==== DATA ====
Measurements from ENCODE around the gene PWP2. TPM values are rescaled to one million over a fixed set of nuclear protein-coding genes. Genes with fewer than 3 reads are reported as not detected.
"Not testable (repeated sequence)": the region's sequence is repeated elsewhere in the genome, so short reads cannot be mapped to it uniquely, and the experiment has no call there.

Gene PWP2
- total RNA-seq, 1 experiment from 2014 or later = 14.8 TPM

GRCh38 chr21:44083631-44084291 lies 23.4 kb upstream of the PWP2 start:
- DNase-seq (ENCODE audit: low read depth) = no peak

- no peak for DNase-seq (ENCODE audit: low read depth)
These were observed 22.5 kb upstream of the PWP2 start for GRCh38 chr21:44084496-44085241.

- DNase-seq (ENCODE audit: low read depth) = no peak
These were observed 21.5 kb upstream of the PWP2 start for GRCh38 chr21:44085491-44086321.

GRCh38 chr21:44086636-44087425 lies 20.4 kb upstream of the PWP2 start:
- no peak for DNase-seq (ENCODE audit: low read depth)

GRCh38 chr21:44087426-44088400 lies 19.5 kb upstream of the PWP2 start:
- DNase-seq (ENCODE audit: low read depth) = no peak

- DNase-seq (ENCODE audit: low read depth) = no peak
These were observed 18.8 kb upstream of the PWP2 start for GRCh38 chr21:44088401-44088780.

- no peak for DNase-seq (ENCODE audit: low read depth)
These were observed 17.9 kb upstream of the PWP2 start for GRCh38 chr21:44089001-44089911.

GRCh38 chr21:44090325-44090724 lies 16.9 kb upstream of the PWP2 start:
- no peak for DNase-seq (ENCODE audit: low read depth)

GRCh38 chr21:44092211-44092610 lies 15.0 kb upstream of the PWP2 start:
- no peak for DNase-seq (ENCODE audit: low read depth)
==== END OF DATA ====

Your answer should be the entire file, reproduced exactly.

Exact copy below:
Measurements from ENCODE around the gene PWP2. TPM values are rescaled to one million over a fixed set of nuclear protein-coding genes. Genes with fewer than 3 reads are reported as not detected.
"Not testable (repeated sequence)": the region's sequence is repeated elsewhere in the genome, so short reads cannot be mapped to it uniquely, and the experiment has no call there.

Gene PWP2
- total RNA-seq, 1 experiment from 2014 or later = 14.8 TPM

GRCh38 chr21:44083631-44084291 lies 23.4 kb upstream of the PWP2 start:
- DNase-seq (ENCODE audit: low read depth) = no peak

- no peak for DNase-seq (ENCODE audit: low read depth)
These were observed 22.5 kb upstream of the PWP2 start for GRCh38 chr21:44084496-44085241.

- DNase-seq (ENCODE audit: low read depth) = no peak
These were observed 21.5 kb upstream of the PWP2 start for GRCh38 chr21:44085491-44086321.

GRCh38 chr21:44086636-44087425 lies 20.4 kb upstream of the PWP2 start:
- no peak for DNase-seq (ENCODE audit: low read depth)

GRCh38 chr21:44087426-44088400 lies 19.5 kb upstream of the PWP2 start:
- DNase-seq (ENCODE audit: low read depth) = no peak

- DNase-seq (ENCODE audit: low read depth) = no peak
These were observed 18.8 kb upstream of the PWP2 start for GRCh38 chr21:44088401-44088780.

- no peak for DNase-seq (ENCODE audit: low read depth)
These were observed 17.9 kb upstream of the PWP2 start for GRCh38 chr21:44089001-44089911.

GRCh38 chr21:44090325-44090724 lies 16.9 kb upstream of the PWP2 start:
- no peak for DNase-seq (ENCODE audit: low read depth)

GRCh38 chr21:44092211-44092610 lies 15.0 kb upstream of the PWP2 start:
- no peak for DNase-seq (ENCODE audit: low read depth)